Some hits, a few misses of Union Budget 2021; India Inc welcomed financial sector reforms

Updated: Feb 03, 2021 2:21 PM

Union budget 2021: The Finance Minister, under tremendous pressure of presenting the first budget of the decade and in the year of an unprecedented global pandemic, announced the Union Budget of India 2021.

Union Budget 2021A bit for the middle class where one was expecting measures which would lead to increase in disposable income in their hands was missing

By Rajeshree Sabnavis, Disha Jain

Union budget 2021: The Finance Minister, under tremendous pressure of presenting the first budget of the decade and in the year of an unprecedented global pandemic, announced the Union Budget of India 2021. With the slowdown that the economy had suffered this year, not much hope was pinned on the Budget. It was expected that due to the mounting fiscal deficit, there may be some increase in tax rates. Huge bets were also being placed upon introduction of a new cess or surcharge to facilitate the COVID-19 vaccination program and somehow reduce the brunt of slow tax recoveries of the year. Healthcare sector was expected to be the focus area. Providing an impetus to investments was also much needed.

With this background, the FM stepped up on the podium and the 2300-point surge in the Sensex on the Budget day is reflective of what she has delivered. The overall market has reacted to the Budget with a “no negatives mean positive” mindset. The absence of a new cess or surcharge, or no increase in capital gains tax or tax rates appealed to the market while investment in infrastructure and the much needed financial sector reforms (although just a few of the initial steps taken) was welcomed by India Inc. With Atma Nirbhar being the key principle of the Budget, one did see changes proposed both on the regulatory and some of the procedural front for small to midsize companies including start-ups which was long overdue but was this enough is a question that one could ask.

Minimum Government maximum Governance being one of the six pillars is also evident in some of the announcements made but one miss was the fact that today the small to midsize companies are reeling under the compliance burden for the past year given the on ground reality of no access, no travel and no sophisticated digital support not because the companies don’t see the need but it’s just that they either are not ready (old school style of functioning) or they cannot afford it and in these circumstances if one were to simply extend a moratorium on the interest and penalty charges for the late filings you probably could see a better and more positive group of people who really want to rise from the current economic situation and move forward. The Government definitely has extended a helping hand but maybe could have provided a platform to stand (past years closures) as an alternative to simply extend the filing deadlines.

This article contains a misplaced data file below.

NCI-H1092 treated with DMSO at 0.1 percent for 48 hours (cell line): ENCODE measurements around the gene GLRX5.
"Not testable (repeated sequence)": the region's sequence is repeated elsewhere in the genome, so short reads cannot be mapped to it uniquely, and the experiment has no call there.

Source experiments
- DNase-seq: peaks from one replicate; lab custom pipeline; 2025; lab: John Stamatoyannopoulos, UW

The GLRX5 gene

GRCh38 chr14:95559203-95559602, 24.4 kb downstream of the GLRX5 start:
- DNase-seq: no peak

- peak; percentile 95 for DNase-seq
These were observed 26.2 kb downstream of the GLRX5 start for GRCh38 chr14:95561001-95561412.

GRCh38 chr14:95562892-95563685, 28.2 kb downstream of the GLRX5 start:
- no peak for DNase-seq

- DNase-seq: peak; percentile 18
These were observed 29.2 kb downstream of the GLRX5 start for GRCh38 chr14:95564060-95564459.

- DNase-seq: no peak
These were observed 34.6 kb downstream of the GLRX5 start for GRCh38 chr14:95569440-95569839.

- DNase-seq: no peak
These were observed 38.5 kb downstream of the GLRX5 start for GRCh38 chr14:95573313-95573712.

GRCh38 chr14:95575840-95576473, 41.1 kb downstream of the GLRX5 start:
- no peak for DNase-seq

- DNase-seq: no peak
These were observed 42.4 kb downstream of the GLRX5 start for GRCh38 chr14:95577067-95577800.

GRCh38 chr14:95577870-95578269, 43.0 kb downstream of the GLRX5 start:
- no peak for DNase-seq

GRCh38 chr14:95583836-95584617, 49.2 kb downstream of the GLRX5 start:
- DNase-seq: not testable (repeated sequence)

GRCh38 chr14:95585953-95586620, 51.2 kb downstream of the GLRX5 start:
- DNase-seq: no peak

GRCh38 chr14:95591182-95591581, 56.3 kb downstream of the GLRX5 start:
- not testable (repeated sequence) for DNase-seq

While most and if not all the policy announcements do act as propellers to growth, for e.g., the announcements of setting up of the ARC would deserve full marks but what needs to be seen is the implementation and that is something which is key in making this a success.

The FM clearly has not lost sight of the USD 5 trillion economy and at the same time has taken certain pragmatic steps to get there. While the real estate sector too which was reeling under the economic downturn has some reason if not all to cheer especially on the claim of the input tax credits under GST on the construction costs which was clearly a miss, some stimulus has been provided in the affordable housing sector clearly giving the message that it is the demand at the domestic level which is required and that could stir up economic development. Growth in turn would lead to more tax revenues and which is clear from this year’s budget as well where the investments in capital assets are to be raised from non tax revenue.

A bit for the middle class where one was expecting measures which would lead to increase in disposable income in their hands was missing and while one could also argue that if economic activity is led by Government spending in the real and capital sector would automatically create jobs and thereby increase in disposable income, immediate relief is not on the table as of today clearly indicating it was a tightrope walk and the finish line was not very easy but we are almost halfway there and the implementation is what will get us to the finish line which is the dream of USD 5trillion economy. Cheers to that!

(Rajeshree Sabnavis is Founder and Disha Jain is Senior Manager at Rajeshree Sabnavis & Associates. Views expressed are the authors’ own.)

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